The compilers of the glam record dealt with their guilty pleasure by cutting Glitter out of their history, but their move sets a precedent that’s both dangerous and unworkable. Who would be next? Ike Turner was a violent tyrant by all accounts, but no history of early rock and roll would be complete without ‘Rocket 88’. The list goes on. In fact – and this may come as shock to you – a vast number of musicians, proportionally far more than the wider population, are irredeemable arses. Who’s going to police their wrongdoings and decide what’s an acceptable level of arsery (Mark E. Smith’s inefficient HR policy, perhaps) and what’s beyond the pale (Burzum’s arsonist and murderer Varg Vikernes would be a strong candidate, as would fascist punk band Skrewdriver)?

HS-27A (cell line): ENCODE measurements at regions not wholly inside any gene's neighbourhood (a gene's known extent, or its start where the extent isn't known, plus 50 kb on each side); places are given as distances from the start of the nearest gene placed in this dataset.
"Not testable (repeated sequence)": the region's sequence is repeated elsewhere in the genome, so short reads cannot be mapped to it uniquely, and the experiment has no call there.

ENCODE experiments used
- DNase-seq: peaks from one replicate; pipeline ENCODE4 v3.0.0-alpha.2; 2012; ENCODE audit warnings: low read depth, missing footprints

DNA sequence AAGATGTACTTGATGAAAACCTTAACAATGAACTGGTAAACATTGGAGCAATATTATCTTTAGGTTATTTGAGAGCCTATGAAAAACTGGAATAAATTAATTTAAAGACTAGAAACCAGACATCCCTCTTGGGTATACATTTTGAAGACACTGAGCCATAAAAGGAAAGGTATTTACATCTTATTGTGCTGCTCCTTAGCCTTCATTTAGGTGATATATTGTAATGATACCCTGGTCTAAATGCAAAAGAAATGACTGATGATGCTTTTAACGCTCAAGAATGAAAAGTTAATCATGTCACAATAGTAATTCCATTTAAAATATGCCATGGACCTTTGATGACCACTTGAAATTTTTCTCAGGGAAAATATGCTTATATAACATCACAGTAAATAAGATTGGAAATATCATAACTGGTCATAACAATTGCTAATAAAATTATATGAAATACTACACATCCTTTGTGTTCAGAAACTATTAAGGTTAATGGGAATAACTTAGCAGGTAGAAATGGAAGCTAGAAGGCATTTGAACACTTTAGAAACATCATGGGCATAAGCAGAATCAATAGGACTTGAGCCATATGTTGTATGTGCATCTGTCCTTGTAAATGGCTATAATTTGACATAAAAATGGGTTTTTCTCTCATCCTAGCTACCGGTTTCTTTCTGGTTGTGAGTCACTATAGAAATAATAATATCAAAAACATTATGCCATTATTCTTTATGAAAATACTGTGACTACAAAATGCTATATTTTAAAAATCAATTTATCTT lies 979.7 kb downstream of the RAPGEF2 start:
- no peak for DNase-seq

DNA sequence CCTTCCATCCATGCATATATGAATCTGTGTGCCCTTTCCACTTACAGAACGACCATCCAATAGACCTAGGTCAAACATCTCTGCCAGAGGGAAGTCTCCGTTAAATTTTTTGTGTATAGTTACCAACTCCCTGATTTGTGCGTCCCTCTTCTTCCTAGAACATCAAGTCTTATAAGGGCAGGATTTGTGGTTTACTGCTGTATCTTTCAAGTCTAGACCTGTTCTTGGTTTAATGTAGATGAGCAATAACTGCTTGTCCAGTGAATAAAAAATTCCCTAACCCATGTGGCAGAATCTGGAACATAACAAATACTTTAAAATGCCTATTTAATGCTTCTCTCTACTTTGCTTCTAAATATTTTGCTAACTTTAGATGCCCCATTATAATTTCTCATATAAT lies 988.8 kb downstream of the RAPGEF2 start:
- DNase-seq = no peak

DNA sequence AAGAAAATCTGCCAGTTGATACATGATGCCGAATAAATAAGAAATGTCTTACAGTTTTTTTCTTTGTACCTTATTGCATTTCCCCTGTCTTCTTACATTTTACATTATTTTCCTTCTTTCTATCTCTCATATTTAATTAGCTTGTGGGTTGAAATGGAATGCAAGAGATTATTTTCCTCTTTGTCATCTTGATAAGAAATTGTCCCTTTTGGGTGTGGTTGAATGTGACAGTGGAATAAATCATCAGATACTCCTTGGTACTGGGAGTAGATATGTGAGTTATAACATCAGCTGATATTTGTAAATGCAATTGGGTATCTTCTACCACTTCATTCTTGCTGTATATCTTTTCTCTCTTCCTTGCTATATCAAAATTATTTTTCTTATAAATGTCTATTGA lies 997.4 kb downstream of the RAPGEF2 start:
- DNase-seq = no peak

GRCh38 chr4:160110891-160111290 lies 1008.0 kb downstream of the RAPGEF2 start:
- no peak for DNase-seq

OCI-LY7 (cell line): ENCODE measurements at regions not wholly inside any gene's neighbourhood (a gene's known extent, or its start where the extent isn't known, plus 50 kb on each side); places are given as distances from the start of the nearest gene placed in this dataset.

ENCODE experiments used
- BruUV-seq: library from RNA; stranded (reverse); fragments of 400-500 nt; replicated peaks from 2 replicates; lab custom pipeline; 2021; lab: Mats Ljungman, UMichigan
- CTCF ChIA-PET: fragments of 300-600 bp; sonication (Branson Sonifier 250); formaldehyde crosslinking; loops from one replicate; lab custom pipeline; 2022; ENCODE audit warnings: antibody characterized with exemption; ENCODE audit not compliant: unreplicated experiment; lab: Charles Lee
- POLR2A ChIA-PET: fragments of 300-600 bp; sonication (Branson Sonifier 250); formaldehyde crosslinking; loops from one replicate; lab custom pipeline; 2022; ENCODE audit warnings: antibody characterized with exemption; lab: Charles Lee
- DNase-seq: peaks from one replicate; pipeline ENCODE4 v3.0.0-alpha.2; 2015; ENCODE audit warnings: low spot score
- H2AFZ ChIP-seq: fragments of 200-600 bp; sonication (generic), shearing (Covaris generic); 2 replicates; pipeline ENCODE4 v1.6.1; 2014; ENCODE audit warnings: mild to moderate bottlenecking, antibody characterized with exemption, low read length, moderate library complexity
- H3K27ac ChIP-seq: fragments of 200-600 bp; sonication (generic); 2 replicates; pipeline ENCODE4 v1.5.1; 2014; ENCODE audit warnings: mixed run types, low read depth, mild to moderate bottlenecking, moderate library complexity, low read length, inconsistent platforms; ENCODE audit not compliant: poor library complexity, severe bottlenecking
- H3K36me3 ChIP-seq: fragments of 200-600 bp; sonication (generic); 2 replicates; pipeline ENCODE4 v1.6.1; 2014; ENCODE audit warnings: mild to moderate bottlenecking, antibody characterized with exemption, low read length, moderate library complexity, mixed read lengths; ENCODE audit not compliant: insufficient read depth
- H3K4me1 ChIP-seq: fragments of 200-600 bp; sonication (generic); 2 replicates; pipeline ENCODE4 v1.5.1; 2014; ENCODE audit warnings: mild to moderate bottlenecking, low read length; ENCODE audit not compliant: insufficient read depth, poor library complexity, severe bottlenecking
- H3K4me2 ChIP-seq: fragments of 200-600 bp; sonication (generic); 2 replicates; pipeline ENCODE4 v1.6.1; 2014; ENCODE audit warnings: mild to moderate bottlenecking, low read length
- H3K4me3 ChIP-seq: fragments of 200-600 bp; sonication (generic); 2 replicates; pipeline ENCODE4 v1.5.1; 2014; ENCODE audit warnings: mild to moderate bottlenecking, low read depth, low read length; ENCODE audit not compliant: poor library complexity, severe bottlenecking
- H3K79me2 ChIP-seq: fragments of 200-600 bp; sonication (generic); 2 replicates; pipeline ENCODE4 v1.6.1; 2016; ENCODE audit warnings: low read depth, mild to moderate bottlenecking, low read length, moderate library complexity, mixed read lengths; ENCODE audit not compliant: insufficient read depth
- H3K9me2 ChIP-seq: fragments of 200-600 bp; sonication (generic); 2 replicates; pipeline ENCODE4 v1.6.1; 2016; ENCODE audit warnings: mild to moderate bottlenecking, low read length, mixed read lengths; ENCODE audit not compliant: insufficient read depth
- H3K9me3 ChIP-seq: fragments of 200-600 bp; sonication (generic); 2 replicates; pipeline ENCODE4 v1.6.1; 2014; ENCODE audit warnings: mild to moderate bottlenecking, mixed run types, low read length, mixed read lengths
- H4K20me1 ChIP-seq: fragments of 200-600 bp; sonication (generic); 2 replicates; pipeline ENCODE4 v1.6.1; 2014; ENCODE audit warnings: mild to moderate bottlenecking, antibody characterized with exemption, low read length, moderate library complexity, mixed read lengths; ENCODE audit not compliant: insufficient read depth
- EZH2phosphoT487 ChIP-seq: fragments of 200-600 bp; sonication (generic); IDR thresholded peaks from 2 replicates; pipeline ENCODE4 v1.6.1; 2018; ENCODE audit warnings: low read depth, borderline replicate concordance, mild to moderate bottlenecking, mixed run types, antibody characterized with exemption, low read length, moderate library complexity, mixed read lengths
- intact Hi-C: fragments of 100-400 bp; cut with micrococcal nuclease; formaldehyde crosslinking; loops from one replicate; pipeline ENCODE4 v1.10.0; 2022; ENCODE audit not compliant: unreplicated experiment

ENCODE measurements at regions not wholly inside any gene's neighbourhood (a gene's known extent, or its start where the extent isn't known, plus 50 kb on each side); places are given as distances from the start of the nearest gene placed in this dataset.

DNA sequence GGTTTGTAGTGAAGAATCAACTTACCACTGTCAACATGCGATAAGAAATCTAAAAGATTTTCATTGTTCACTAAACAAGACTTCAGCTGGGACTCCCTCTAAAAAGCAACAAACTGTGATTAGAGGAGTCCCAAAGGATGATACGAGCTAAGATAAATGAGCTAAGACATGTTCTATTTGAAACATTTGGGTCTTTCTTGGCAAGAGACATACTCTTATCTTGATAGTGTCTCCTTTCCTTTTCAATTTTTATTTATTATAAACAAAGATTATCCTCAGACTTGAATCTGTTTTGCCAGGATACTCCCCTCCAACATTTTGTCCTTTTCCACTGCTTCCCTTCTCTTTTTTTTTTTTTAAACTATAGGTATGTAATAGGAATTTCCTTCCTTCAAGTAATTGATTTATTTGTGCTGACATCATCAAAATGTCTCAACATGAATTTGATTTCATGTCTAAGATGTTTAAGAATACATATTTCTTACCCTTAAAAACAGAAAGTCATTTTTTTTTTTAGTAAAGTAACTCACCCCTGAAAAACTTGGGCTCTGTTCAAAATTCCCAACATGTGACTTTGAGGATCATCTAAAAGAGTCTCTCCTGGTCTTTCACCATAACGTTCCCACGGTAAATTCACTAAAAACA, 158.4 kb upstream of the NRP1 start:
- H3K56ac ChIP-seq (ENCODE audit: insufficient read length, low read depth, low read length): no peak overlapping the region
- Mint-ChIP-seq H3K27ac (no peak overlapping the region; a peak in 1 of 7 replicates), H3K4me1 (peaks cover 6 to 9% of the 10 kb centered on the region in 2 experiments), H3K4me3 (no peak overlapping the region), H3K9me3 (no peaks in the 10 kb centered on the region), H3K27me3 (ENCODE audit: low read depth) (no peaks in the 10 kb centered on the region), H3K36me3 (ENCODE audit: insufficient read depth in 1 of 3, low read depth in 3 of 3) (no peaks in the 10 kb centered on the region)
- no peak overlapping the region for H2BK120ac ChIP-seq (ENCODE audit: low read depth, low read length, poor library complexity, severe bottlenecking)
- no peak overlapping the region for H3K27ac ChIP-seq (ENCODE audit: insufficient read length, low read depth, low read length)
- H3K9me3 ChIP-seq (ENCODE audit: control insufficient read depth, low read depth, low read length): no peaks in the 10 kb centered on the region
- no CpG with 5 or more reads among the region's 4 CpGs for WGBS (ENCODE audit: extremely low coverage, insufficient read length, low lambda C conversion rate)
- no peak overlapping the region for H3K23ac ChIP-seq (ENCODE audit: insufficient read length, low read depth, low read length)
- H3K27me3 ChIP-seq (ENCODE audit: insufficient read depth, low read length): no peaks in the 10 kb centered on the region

But the toughest test of my guilty pleasure barometer came this week, as I attempted to condense a whole year of listening into 10 favourite tracks for the usual end-of-year jamboree. Figuring high on the longlist (for now, at least) is ‘Niggaz Dying’, a stone cold street anthem from D.C. rapper Fat Trel. Aside from having some of the most alluring production I’ve heard on any hip hop track this year, it’s a masterclass in lyrical simplicity, with Trel’s deceptively loose flow allowing him to spin a line like “I pop me a chopper then you see a doctor” into something much deeper and more affecting than it seems on paper.